`An Olive Oil from Japan Wins Top Award - Olive Oil Times


An Olive Oil from Japan Wins Top Award

By Olive Oil Times Staff
May. 7, 2015 10:43 UTC

When the win­ners were announced at the world’s largest olive oil com­pe­ti­tion in New York last month, the top prize in the Northern Hemisphere del­i­cate mono­va­ri­etal cat­e­gory was not awarded to a pro­ducer from Italy or Spain, as one might have expected. The cov­eted Best in Class Award went to Toyohiro Takao, the pro­ducer of an exquis­ite Mission olive oil from Japan.

Mr. Toyohiro’s brand, Takao Nouen no Olive Hatake, is pro­duced on a small fam­ily farm in Shodoshima on Shōdo Island where, in 2008, he planted Mission and Lucca olives from California.
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Olives grow well on the island, but it’s not always easy. Japan has rainy sea­son, typhoons, and humid­ity is extremely high in the sum­mer,” said Toyohiro. What I most worry about is when we have high pre­cip­i­ta­tions. During this sea­son, (the olive trees) are more prone to get sick, injured and even a mature tree can die.”

Toyohiro Takao’s farm in Shodoshima, Japan

An impor­tant part of his care of the farm comes down to the weeds that flour­ish between the trees on the lush grove: I cut the weeds four times per year by hand and no her­bi­cides are used,” Toyohiro told Olive Oil Times. He leaves the cut weeds on the ground and spreads them around evenly.

We don’t cut weeds dur­ing the rainy sea­son to help pre­vent the pen­e­tra­tion of too much water into the soil or cause a land­slide on the moun­tain­ous ter­rain of Shodoshima.”

Toyohiro fer­til­izes with an orig­i­nal blend of manure, oys­ter shells, olive pomace, and a rice and beans-based com­post which I har­vest to facil­i­tate the root’s oxy­gen level, as well as to achieve bac­te­ria, and micro­bial sta­bil­ity.”

Toyohiro said the major­ity of Mission olives har­vested in Japan are used for table olives but are not suit­able for oil extrac­tion. Extracting oil from them is a chal­lenge.

Great Things in Small Packages: NYIOOC Best in Class Award winner Takao Nouen no Olive Hatake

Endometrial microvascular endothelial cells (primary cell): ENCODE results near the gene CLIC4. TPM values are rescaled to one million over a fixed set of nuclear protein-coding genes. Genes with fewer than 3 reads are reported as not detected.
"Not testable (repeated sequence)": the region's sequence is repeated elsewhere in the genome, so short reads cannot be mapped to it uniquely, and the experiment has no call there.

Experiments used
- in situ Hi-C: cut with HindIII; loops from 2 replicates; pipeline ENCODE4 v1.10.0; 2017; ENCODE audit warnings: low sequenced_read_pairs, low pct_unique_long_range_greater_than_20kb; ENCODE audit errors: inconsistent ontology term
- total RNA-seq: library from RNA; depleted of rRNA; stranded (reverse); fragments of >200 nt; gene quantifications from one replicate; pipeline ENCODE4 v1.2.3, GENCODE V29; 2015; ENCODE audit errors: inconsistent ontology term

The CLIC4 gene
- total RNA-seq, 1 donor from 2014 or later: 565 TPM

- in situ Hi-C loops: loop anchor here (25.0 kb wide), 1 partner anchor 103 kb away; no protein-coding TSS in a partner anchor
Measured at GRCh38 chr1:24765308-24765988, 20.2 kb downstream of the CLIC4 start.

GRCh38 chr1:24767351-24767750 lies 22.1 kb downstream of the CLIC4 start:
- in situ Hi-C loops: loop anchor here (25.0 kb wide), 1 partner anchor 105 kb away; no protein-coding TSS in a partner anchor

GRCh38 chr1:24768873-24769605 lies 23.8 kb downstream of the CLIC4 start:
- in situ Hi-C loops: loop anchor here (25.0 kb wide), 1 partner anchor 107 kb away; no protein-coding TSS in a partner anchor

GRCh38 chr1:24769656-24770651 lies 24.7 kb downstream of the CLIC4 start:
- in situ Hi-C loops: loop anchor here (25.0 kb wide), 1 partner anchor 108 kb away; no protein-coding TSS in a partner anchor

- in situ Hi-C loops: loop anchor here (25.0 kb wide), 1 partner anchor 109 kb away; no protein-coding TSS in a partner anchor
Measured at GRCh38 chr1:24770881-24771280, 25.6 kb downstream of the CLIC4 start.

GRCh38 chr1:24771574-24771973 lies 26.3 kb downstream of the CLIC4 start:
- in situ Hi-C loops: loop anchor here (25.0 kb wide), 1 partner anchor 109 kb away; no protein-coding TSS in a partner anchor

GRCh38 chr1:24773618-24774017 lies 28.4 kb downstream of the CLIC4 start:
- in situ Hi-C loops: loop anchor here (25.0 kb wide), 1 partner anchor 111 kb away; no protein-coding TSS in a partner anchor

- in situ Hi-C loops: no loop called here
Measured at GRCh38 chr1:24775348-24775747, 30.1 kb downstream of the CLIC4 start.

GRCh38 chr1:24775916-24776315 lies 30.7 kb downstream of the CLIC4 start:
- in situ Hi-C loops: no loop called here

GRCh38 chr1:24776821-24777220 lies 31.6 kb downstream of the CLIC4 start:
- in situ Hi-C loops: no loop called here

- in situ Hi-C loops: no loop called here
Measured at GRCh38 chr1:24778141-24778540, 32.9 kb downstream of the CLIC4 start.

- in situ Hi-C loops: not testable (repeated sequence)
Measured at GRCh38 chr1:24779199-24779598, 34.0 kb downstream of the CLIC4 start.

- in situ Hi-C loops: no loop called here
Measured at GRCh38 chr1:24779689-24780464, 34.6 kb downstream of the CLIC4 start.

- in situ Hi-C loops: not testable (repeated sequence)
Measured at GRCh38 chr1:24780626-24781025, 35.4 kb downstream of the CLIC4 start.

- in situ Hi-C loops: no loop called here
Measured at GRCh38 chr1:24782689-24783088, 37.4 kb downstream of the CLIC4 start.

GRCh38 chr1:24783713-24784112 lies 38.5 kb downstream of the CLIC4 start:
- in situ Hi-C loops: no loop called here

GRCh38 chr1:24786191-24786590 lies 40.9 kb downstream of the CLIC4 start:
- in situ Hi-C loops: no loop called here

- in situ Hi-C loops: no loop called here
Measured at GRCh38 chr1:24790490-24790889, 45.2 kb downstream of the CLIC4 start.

The tim­ing of emul­si­fi­ca­tion and malax­a­tion are cru­cial. A shorter grind­ing process may result in a more raw paste that pro­duces less oil and has a less ripe taste, a longer process may increase oxi­da­tion of the paste and reduce the fla­vor. Green olives usu­ally pro­duce more bit­ter oil, and over­ripe olives can pro­duce oil that is ran­cid, so for good extra vir­gin olive oil care is taken to make sure that olive are picked at the right time.

Indeed, right after pick­ing the olives, I pro­ceed to have extrac­tion right away. I have to reach at least 10 per­cent of oil yield in order to make a profit in this busi­ness, but that would mean pick­ing only over­ripe olives. I chose not to. I want to pro­duce the best qual­ity olive oil every year. I grow fruits such as plums for my own and I pick them when they ripe well. The olive is dif­fer­ent. Producing olive oil is extremely dif­fi­cult, but fun at the same time.”

Appealing to Japanese tastes for small pack­ages, Takao Nouen no Olive Hatake olive oil is sold in a bot­tle so small (70ml) that it might be con­fused for per­fume. Nevertheless, in the totally blind tast­ings by the world’s top judges, Toyohiro’s oil loomed large.

Ever since I became an olive farmer, my dream was pro­duc­ing one of the very dis­tin­guished olive oils,” Toyohiro said when he was noti­fied of his win at the world’s most pres­ti­gious olive oil com­pe­ti­tion. All the hard­ship we expe­ri­enced were com­pen­sated by hear­ing this good news.”


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